"What I tell everybody is that denial is not an option," she says.
Talking to Wolfert on the phone from her home in Northern California, you're prepared to feel sad, or at least wistful. But though she occasionally searches for a word, what you come away with is an impression of robust enthusiasm for her new mission.
"I loved being in food. I spent 50 years as a career. I did all the things I wanted to do and now I've taken that same energy — I wouldn't say I was taking my knowledge of food — but I'm taking that same energy and putting it into being proactive and trying to help myself stay stable," she says.
Along with researching foods that may help her stay mentally sharp, Wolfert has made some informational videos for the Alzheimer's Association (www.youtube.com/watch?v=zHetFSkApYU). And she's got some allies in the chefs who have followed her work over the years. On June 26, seven California chefs are putting on a dinner and silent auction benefit in Oakland to raise money for the Alzheimer's Association.
The dinner, at which Wolfert will be a guest, is inspired by her achievements in food and her work encouraging people to get tested if they notice early signs of memory loss, says Russell Moore, who is hosting the event at his Camino restaurant.
"The fact that she is speaking out about Alzheimer's is just really wonderful," says Moore, whose mother died of Alzheimer's. Moore, who got to know Wolfert first through her books and then in person, isn't surprised to see her taking on Alzheimer's full-tilt. "It's her approach; she's all or nothing," he says.
For Wolfert, the first signs of trouble were "so many little things," like reading a book or watching a TV show and then immediately forgetting it. Then it got to the point that she'd read a paragraph in a newspaper and couldn't remember what she'd just read.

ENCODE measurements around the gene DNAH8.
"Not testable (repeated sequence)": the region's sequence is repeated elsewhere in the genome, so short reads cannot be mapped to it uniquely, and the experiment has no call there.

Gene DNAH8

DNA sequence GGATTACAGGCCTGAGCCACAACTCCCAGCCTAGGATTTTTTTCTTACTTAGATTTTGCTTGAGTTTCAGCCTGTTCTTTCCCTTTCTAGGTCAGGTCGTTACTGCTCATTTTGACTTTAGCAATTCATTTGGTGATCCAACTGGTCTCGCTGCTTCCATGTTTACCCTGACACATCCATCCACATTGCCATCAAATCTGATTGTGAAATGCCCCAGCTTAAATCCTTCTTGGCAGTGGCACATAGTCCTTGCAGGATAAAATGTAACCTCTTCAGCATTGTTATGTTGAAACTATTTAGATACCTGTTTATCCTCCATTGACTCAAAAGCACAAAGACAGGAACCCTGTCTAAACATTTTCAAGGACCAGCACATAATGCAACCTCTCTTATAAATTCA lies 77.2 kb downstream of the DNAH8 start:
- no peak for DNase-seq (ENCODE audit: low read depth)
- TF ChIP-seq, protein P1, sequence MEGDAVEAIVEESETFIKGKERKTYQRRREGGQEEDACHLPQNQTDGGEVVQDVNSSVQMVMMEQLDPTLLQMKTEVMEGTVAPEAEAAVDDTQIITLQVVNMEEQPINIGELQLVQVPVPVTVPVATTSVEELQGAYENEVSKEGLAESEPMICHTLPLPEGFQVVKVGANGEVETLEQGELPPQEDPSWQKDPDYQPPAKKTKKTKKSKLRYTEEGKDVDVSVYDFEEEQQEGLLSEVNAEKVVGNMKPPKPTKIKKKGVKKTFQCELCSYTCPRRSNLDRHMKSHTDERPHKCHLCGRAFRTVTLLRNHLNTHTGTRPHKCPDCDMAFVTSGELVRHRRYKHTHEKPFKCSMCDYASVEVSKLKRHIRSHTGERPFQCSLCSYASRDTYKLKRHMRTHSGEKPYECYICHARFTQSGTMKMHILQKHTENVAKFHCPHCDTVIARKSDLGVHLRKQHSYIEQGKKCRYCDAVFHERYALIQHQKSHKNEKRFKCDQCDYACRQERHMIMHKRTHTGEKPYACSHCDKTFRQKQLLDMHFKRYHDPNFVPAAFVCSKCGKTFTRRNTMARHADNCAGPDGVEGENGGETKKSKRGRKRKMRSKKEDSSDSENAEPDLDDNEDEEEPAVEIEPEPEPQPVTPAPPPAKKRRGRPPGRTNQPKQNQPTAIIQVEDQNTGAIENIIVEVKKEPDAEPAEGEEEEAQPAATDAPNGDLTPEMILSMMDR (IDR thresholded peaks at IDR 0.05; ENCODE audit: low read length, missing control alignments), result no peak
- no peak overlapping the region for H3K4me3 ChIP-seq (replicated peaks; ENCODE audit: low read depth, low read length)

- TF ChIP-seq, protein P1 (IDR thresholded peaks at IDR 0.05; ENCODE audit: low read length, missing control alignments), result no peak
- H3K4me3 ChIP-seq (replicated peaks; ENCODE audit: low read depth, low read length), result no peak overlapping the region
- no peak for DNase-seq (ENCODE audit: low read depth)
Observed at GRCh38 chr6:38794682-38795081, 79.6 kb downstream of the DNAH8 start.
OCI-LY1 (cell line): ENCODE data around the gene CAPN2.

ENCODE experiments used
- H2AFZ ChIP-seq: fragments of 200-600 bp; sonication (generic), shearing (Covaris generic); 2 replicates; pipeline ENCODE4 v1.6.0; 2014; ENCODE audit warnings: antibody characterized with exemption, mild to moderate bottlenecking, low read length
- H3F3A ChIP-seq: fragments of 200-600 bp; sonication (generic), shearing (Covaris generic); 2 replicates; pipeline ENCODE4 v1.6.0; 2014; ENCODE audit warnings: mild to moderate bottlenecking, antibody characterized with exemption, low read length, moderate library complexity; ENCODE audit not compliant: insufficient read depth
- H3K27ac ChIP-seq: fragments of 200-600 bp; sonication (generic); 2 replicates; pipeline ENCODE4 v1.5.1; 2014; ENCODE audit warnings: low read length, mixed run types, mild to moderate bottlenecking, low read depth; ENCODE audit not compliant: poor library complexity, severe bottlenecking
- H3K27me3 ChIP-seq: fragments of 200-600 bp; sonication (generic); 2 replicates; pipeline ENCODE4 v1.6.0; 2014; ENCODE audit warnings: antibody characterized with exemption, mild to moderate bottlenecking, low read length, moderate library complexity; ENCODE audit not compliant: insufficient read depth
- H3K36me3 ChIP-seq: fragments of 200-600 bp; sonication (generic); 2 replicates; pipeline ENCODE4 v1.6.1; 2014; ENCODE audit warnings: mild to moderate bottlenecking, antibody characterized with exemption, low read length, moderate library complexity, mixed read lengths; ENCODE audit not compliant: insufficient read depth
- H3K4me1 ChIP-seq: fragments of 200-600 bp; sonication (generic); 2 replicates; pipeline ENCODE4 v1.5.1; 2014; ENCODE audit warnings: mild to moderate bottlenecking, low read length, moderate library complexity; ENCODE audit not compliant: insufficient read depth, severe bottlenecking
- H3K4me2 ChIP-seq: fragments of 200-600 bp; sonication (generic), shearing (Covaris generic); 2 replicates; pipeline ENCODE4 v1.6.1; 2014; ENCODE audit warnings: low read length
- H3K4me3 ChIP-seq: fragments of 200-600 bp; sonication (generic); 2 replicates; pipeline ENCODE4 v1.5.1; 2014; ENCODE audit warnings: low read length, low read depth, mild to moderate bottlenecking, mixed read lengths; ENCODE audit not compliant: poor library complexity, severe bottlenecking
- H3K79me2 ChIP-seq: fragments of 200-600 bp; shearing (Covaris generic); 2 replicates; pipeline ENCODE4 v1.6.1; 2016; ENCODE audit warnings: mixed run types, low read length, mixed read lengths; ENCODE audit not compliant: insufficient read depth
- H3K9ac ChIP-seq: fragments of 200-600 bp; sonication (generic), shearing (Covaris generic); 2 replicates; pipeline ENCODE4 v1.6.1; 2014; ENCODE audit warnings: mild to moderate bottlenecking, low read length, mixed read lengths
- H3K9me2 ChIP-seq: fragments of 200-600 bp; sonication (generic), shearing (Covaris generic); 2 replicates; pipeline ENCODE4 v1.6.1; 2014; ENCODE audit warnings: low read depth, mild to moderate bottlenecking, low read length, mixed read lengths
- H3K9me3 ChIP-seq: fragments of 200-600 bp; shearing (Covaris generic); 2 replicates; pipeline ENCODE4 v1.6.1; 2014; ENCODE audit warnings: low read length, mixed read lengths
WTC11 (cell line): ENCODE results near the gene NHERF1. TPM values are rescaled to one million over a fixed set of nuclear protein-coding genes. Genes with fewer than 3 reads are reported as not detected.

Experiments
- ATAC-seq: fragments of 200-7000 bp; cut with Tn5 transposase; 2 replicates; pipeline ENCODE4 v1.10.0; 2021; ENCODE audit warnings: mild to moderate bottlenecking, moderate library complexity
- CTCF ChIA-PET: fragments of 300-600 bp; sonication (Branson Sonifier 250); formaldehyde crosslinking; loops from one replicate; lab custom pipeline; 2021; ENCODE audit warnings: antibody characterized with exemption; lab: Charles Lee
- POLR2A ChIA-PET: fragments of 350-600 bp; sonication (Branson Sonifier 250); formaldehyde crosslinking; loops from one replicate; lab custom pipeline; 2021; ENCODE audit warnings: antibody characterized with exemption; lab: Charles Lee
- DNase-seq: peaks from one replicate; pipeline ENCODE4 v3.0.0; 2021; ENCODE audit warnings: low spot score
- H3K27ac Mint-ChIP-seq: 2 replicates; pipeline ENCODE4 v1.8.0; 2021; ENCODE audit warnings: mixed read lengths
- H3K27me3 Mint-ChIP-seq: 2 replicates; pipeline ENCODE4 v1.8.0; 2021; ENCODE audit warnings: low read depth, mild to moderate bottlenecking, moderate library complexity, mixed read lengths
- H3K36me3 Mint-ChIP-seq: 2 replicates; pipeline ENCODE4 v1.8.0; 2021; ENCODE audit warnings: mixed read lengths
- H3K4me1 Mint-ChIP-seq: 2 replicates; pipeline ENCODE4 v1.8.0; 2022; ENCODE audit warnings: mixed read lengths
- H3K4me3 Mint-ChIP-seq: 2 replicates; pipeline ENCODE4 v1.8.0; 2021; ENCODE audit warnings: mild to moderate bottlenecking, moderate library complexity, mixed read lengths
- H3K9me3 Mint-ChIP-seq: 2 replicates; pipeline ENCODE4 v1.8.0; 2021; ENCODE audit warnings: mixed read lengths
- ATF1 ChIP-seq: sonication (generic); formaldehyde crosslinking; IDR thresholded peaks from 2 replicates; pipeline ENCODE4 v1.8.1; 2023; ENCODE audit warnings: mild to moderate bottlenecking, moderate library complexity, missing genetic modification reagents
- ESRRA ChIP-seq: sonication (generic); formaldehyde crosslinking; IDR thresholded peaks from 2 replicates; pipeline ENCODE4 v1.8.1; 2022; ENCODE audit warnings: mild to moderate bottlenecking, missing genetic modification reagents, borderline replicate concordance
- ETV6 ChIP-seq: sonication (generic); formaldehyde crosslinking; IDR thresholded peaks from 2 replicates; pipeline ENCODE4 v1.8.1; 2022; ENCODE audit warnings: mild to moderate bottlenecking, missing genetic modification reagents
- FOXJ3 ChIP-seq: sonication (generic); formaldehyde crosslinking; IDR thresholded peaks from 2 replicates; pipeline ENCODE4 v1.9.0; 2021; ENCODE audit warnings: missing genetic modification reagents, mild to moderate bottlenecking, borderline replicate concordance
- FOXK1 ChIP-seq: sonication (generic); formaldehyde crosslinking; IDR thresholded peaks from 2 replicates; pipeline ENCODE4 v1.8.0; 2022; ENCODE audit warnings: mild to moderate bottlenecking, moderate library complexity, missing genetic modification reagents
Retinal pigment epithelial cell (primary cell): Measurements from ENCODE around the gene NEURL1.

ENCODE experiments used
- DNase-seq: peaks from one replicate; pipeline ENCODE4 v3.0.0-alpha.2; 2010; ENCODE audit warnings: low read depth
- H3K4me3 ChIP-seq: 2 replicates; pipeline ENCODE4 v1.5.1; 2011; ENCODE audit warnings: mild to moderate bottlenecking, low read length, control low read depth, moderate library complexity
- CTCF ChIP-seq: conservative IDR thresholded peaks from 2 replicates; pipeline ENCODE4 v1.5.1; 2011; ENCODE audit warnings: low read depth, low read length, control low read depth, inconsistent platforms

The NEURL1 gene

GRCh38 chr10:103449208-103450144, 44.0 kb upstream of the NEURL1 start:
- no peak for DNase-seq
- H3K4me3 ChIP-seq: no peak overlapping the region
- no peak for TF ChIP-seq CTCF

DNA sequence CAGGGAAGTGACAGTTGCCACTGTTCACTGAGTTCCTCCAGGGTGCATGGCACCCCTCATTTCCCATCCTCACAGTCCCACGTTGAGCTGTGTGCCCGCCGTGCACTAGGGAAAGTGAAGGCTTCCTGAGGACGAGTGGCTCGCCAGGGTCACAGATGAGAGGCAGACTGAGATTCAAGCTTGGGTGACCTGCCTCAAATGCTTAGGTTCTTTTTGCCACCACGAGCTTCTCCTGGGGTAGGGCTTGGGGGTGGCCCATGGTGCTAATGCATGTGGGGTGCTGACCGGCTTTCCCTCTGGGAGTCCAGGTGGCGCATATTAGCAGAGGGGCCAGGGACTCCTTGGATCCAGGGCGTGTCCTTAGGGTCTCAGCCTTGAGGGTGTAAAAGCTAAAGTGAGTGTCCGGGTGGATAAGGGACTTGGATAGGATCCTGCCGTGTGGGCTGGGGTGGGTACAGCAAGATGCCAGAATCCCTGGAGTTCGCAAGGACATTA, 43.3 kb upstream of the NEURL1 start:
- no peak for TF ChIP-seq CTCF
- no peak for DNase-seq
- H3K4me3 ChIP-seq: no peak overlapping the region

She got tested and diagnosed. Then she began researching what kinds of foods might help or hurt mental acuity, using the same type of determination she once used to hunt down the best and most specific way of making the foods of the Mediterranean and Southwest France; she spent almost a year perfecting a smoothie recipe that she makes in batches every two weeks.
It's quite the process, starting with bunches of kale and other leafy greens, lightly boiled, and going on to include blueberries, coconut and MCT oil (a type of oil generally made by processing coconut and palm kernel oils), protein powder, cinnamon and a host of other ingredients.
"It doesn't taste bad but it doesn't taste great, either," is Wolfert's review. "I don't care. I want to get it out of the way so I can have a great and memorable lunch with a hunk of protein, vegetables, salad, some aged goat cheese and a short glass of red wine."
Good food's still a part of her life; it's just not the No. 1 priority anymore. "I loved good food. I appreciated good food. Do I lust for it now? No. I had to transition my brain to try and keep myself stable," she says.
And there are other tricks and techniques. Now if she wants to read something and remember it she'll read aloud. It's just another coping mechanism in a campaign fought day by day.
"Nothing has happened to me," she says, "that's going to get me down yet."